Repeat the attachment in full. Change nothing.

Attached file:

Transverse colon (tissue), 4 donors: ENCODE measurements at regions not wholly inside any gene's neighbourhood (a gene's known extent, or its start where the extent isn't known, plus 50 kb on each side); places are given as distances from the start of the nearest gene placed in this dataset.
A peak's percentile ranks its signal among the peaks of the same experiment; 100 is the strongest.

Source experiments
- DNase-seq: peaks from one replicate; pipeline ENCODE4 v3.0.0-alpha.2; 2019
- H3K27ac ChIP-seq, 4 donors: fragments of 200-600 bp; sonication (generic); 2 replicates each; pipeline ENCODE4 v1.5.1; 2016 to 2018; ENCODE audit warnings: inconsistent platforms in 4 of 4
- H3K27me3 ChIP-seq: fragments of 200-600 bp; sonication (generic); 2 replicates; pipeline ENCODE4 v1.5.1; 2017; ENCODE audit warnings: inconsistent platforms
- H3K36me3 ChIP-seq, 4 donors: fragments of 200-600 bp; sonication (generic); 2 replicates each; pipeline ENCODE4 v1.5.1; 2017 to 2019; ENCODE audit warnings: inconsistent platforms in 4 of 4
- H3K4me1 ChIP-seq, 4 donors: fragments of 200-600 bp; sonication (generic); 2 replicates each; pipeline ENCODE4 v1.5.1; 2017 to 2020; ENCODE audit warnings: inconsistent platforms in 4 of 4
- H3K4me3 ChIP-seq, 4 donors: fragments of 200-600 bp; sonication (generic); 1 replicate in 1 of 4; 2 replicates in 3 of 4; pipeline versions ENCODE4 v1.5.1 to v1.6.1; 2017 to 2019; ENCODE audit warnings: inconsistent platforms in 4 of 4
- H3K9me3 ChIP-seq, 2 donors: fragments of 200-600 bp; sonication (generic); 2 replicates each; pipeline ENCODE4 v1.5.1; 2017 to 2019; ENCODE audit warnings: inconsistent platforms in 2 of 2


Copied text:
Transverse colon (tissue), 4 donors: ENCODE measurements at regions not wholly inside any gene's neighbourhood (a gene's known extent, or its start where the extent isn't known, plus 50 kb on each side); places are given as distances from the start of the nearest gene placed in this dataset.
A peak's percentile ranks its signal among the peaks of the same experiment; 100 is the strongest.

Source experiments
- DNase-seq: peaks from one replicate; pipeline ENCODE4 v3.0.0-alpha.2; 2019
- H3K27ac ChIP-seq, 4 donors: fragments of 200-600 bp; sonication (generic); 2 replicates each; pipeline ENCODE4 v1.5.1; 2016 to 2018; ENCODE audit warnings: inconsistent platforms in 4 of 4
- H3K27me3 ChIP-seq: fragments of 200-600 bp; sonication (generic); 2 replicates; pipeline ENCODE4 v1.5.1; 2017; ENCODE audit warnings: inconsistent platforms
- H3K36me3 ChIP-seq, 4 donors: fragments of 200-600 bp; sonication (generic); 2 replicates each; pipeline ENCODE4 v1.5.1; 2017 to 2019; ENCODE audit warnings: inconsistent platforms in 4 of 4
- H3K4me1 ChIP-seq, 4 donors: fragments of 200-600 bp; sonication (generic); 2 replicates each; pipeline ENCODE4 v1.5.1; 2017 to 2020; ENCODE audit warnings: inconsistent platforms in 4 of 4
- H3K4me3 ChIP-seq, 4 donors: fragments of 200-600 bp; sonication (generic); 1 replicate in 1 of 4; 2 replicates in 3 of 4; pipeline versions ENCODE4 v1.5.1 to v1.6.1; 2017 to 2019; ENCODE audit warnings: inconsistent platforms in 4 of 4
- H3K9me3 ChIP-seq, 2 donors: fragments of 200-600 bp; sonication (generic); 2 replicates each; pipeline ENCODE4 v1.5.1; 2017 to 2019; ENCODE audit warnings: inconsistent platforms in 2 of 2